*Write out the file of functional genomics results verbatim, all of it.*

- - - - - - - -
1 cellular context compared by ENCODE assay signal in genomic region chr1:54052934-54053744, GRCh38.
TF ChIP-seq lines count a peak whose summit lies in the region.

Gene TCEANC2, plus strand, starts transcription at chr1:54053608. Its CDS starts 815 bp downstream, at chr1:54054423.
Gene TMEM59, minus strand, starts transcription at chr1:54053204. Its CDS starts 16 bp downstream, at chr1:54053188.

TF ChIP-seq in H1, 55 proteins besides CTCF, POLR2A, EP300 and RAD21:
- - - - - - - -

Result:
1 cellular context compared by ENCODE assay signal in genomic region chr1:54052934-54053744, GRCh38.
TF ChIP-seq lines count a peak whose summit lies in the region.

Gene TCEANC2, plus strand, starts transcription at chr1:54053608. Its CDS starts 815 bp downstream, at chr1:54054423.
Gene TMEM59, minus strand, starts transcription at chr1:54053204. Its CDS starts 16 bp downstream, at chr1:54053188.

TF ChIP-seq in H1, 55 proteins besides CTCF, POLR2A, EP300 and RAD21: